17 September 2013

Cox Has Shut Down Its OTT Service FlareWatch

Cox has abandoned its over-the-top service FlareWatch, which only launched around the start of July (link is to my initial post on Flare). The trial of the service ends 27 September 2013 and "Becky" from Cox Customer Care reports that the company will refund customers for their out-of-pocket costs for the service (e.g., equipment). Confirmation is in the tweet below. I believe this news has yet to be reported anywhere else.


A reader of this site and potential Flare customer, Teddy Wong, contacted Cox about subscribing to the service in early September and reported that his "order was cancelled without notice". Certainly not the response one would expect from the cable incumbent with the top reputation for customer service.

Prior to Cox's tweet, an attempt to access the website for the service, watchflare.com, yielded a page with the logo and the message "Service Unavailable", and a "503 Service Unavailable" error message, although through Google I can still reach the page with the Flare pricing and information about the service.
The Flare index page appears to have been taken down
But the detail and order pages are still accessible
Speculating, here's some reasons that Cox has pulled the service, quickly and in a seemingly unplanned fashion:
  • Broadcasters and cable programmers have notified Cox that they have not granted rights for such a service.
  • Cox has noticed that the lower-priced Flare service is cannibalizing their traditional cable TV service to a much greater extent than it is adding revenue to Internet-only customers
  • Cox is noticing technical problems delivering a high quality version of the service
As I noted in the earlier post, I believe that Flare is an unprecedented service. While many cable operators offer some, most or all of their cable TV lineup to devices other than traditional televisions (e.g., web browser, iPad, Roku apps), all of them are providing it as "added value" to cable TV subscribers who also subscribe to the operator's cable Internet service. None are offering it as an alternative. The major broadcasters and cable programmers like the current pay-TV ecosystem and could be threatened by (and unwilling to support) any new precedent.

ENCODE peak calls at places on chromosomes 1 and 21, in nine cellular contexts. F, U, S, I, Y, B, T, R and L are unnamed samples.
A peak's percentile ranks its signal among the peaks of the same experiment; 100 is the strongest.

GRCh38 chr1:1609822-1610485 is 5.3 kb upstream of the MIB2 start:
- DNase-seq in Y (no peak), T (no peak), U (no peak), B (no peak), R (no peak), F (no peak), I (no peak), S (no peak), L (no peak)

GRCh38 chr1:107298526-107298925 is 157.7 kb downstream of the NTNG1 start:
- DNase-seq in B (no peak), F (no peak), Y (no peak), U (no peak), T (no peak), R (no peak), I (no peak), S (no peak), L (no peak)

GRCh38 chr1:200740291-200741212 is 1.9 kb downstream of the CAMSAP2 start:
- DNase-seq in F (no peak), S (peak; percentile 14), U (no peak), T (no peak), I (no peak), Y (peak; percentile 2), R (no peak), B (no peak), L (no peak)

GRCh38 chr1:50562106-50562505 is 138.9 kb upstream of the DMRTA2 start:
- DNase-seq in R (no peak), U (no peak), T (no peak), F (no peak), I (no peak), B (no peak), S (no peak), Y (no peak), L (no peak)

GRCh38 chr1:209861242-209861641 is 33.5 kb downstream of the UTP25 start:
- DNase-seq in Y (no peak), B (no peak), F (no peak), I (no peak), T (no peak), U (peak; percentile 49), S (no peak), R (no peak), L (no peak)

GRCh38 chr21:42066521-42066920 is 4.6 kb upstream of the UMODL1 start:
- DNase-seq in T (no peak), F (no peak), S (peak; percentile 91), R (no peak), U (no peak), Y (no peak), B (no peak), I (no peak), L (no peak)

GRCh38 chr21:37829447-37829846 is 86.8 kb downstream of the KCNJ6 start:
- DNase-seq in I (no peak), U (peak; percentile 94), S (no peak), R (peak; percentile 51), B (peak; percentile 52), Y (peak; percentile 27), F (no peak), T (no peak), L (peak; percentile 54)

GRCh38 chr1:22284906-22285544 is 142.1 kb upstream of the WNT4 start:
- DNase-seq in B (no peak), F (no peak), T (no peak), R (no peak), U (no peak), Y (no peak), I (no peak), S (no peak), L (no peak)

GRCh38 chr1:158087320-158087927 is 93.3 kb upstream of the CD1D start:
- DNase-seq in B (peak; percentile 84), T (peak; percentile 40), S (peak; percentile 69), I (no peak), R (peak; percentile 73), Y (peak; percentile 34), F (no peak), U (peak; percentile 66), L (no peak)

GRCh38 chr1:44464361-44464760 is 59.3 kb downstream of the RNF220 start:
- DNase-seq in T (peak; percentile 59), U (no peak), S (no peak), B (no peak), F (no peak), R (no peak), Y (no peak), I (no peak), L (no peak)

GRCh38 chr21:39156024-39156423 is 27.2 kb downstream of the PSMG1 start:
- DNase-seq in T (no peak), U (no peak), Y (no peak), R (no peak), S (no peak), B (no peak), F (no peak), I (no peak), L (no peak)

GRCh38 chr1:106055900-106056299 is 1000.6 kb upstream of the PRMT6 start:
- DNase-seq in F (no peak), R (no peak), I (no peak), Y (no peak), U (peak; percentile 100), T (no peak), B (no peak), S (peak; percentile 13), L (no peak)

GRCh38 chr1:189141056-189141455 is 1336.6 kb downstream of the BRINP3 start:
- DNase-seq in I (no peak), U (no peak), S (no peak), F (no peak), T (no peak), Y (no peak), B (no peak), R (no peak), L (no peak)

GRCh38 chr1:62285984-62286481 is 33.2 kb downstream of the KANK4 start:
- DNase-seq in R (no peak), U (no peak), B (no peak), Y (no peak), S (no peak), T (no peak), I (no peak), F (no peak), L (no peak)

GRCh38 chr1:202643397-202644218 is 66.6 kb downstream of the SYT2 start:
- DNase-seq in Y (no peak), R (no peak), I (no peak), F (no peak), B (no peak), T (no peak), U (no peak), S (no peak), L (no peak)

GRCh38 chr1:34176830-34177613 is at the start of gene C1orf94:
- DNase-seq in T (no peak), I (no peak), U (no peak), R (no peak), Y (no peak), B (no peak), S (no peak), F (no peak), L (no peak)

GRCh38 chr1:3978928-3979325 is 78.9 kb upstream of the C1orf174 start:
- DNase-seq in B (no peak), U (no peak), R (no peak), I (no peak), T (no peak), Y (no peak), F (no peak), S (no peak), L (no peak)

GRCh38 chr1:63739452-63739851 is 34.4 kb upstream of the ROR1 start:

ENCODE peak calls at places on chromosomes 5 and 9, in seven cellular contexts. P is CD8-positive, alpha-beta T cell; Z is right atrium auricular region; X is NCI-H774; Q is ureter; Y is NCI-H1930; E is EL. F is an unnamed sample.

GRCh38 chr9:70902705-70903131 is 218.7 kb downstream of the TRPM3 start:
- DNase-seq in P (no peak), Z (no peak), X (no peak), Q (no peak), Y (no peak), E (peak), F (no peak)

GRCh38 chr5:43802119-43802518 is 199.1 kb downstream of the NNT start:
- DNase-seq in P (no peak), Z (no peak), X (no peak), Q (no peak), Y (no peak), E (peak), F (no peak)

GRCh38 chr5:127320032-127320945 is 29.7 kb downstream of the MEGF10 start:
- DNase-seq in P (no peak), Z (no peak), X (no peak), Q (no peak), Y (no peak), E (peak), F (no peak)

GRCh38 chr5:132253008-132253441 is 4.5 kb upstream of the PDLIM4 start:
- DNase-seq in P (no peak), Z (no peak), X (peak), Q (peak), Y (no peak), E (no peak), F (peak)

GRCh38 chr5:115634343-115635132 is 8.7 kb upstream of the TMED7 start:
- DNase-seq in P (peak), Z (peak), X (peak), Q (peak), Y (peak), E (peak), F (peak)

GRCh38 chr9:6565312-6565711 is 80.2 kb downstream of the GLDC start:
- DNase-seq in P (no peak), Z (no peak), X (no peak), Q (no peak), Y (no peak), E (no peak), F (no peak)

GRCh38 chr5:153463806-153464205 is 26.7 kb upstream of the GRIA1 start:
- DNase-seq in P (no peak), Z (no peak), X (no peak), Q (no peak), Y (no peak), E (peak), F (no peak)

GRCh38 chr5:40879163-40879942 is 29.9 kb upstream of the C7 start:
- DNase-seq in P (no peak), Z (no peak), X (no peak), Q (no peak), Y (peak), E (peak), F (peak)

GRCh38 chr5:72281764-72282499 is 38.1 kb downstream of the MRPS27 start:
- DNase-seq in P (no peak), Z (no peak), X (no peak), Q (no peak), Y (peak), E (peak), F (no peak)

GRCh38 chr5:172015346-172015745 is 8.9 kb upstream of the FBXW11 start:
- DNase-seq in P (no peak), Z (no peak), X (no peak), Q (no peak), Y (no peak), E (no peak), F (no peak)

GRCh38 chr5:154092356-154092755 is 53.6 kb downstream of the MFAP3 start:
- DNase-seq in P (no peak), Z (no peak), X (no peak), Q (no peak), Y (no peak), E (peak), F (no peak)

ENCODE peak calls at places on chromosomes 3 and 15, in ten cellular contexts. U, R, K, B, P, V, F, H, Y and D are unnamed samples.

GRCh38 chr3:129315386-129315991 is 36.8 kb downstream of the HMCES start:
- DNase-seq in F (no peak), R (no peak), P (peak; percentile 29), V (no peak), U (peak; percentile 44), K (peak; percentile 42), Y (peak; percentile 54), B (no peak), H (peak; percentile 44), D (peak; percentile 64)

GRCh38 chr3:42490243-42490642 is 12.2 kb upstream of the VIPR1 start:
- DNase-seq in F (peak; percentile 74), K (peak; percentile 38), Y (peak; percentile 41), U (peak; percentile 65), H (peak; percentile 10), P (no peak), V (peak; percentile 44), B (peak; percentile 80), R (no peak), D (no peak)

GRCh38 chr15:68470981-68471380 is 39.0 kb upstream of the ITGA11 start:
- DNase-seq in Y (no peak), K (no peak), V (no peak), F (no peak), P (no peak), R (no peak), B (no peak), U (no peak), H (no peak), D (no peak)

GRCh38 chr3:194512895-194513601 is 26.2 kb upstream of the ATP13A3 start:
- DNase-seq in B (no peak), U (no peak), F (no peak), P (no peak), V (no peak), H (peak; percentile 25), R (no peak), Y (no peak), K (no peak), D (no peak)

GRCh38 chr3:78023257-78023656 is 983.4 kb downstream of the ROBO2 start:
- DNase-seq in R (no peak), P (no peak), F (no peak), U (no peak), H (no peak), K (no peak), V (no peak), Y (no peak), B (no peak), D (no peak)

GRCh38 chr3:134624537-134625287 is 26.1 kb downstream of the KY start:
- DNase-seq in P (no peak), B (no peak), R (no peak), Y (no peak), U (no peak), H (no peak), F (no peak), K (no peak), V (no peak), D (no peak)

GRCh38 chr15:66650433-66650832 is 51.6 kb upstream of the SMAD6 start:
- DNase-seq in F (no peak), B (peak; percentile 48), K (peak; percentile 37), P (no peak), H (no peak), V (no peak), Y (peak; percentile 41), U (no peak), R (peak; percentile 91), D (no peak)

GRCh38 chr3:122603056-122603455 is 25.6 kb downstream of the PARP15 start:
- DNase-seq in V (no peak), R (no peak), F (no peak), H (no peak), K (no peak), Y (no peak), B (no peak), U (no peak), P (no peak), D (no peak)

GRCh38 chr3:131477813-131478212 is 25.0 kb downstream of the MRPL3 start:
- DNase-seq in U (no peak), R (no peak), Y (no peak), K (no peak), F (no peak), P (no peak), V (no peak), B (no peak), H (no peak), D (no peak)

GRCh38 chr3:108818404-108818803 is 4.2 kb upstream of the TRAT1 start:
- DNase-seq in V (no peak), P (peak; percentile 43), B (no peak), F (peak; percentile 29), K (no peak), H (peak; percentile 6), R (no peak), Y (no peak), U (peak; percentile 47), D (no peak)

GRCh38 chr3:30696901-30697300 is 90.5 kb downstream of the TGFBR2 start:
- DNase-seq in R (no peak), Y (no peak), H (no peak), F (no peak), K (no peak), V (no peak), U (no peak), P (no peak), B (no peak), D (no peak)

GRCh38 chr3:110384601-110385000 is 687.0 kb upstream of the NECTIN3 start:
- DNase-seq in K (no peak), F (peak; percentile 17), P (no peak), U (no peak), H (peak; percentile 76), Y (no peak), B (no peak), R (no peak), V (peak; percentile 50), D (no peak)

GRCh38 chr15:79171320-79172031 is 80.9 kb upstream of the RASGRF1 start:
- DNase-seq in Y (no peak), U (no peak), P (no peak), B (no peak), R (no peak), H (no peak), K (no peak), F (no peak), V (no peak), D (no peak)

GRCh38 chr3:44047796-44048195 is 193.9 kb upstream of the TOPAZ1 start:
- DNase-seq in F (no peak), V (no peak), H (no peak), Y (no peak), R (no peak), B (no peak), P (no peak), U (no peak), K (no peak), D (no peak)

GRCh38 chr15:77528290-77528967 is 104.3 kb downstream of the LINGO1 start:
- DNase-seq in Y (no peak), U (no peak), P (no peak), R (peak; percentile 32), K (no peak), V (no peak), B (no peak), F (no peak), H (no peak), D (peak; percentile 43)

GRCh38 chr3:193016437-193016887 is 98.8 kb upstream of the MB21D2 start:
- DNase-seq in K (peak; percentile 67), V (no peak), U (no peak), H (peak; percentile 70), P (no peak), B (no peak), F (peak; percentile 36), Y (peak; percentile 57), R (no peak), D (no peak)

The only over-the-top service from a traditional operator is Dish's DishWorld service which is delivered via the Internet to Roku boxes, Macs, PCs and several other devices. DishWorld, however, does not deliver any household name US cable or broadcast services. The closest thing to such a service on its lineup is Bloomberg TV, which itself is streamed online at bloomberg.com. Most of DishWorld's 13 English-language channels are all from international programmers (e.g., France 24, RT [formerly Russia Today], Euronews).

Update (3 October 2013): Erik Brannon of IHS speculates/calculates that Flare was shut down because it wasn't profitable enough. This theory does not ring true to me; Cox certainly knew the margin on the service before its launch and could have priced it higher to address this concern. Brian Santo's post in CED sees through the IHS analysis, and adds quotes from Cox which also deny Brannon's speculation.
Update (1 November 2013): Cox is evaluating a next-generation IP video service (like Flare) per Steve Donohue in Fierce Cable.
Update (4 November 2013): Donohue's interview with Cox's CTO Kevin Hart who said that Flare customers were buying the service in addition to Cox's video, which seems surprising and counter-intuitive.



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